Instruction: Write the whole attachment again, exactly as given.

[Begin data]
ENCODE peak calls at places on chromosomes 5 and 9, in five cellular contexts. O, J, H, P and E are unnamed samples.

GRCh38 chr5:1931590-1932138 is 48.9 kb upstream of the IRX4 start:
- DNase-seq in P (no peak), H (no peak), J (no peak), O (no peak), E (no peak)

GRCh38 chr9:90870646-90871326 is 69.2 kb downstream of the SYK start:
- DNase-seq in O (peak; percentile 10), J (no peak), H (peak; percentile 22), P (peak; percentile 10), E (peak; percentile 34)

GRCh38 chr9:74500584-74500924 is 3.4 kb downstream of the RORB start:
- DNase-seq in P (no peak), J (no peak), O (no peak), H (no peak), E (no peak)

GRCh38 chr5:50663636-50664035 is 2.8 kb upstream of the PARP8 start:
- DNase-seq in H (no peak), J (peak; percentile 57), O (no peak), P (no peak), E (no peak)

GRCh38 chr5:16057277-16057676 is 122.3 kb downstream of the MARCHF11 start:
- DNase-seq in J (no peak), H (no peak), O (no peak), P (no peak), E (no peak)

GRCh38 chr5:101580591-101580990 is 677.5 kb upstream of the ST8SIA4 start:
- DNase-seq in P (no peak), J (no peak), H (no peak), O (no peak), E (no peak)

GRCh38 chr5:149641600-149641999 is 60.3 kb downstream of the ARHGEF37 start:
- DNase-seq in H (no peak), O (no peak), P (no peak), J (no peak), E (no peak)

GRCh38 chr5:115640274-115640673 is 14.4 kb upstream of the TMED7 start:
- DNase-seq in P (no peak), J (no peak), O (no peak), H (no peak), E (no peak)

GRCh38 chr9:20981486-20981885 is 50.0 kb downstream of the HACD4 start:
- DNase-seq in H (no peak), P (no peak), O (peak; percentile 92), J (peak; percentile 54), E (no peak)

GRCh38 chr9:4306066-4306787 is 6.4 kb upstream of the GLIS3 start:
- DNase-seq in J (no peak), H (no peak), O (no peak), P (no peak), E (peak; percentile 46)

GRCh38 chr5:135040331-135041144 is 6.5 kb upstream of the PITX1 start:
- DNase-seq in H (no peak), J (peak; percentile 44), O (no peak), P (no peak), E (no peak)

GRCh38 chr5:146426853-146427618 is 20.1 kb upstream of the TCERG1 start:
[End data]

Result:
ENCODE peak calls at places on chromosomes 5 and 9, in five cellular contexts. O, J, H, P and E are unnamed samples.

GRCh38 chr5:1931590-1932138 is 48.9 kb upstream of the IRX4 start:
- DNase-seq in P (no peak), H (no peak), J (no peak), O (no peak), E (no peak)

GRCh38 chr9:90870646-90871326 is 69.2 kb downstream of the SYK start:
- DNase-seq in O (peak; percentile 10), J (no peak), H (peak; percentile 22), P (peak; percentile 10), E (peak; percentile 34)

GRCh38 chr9:74500584-74500924 is 3.4 kb downstream of the RORB start:
- DNase-seq in P (no peak), J (no peak), O (no peak), H (no peak), E (no peak)

GRCh38 chr5:50663636-50664035 is 2.8 kb upstream of the PARP8 start:
- DNase-seq in H (no peak), J (peak; percentile 57), O (no peak), P (no peak), E (no peak)

GRCh38 chr5:16057277-16057676 is 122.3 kb downstream of the MARCHF11 start:
- DNase-seq in J (no peak), H (no peak), O (no peak), P (no peak), E (no peak)

GRCh38 chr5:101580591-101580990 is 677.5 kb upstream of the ST8SIA4 start:
- DNase-seq in P (no peak), J (no peak), H (no peak), O (no peak), E (no peak)

GRCh38 chr5:149641600-149641999 is 60.3 kb downstream of the ARHGEF37 start:
- DNase-seq in H (no peak), O (no peak), P (no peak), J (no peak), E (no peak)

GRCh38 chr5:115640274-115640673 is 14.4 kb upstream of the TMED7 start:
- DNase-seq in P (no peak), J (no peak), O (no peak), H (no peak), E (no peak)

GRCh38 chr9:20981486-20981885 is 50.0 kb downstream of the HACD4 start:
- DNase-seq in H (no peak), P (no peak), O (peak; percentile 92), J (peak; percentile 54), E (no peak)

GRCh38 chr9:4306066-4306787 is 6.4 kb upstream of the GLIS3 start:
- DNase-seq in J (no peak), H (no peak), O (no peak), P (no peak), E (peak; percentile 46)

GRCh38 chr5:135040331-135041144 is 6.5 kb upstream of the PITX1 start:
- DNase-seq in H (no peak), J (peak; percentile 44), O (no peak), P (no peak), E (no peak)

GRCh38 chr5:146426853-146427618 is 20.1 kb upstream of the TCERG1 start: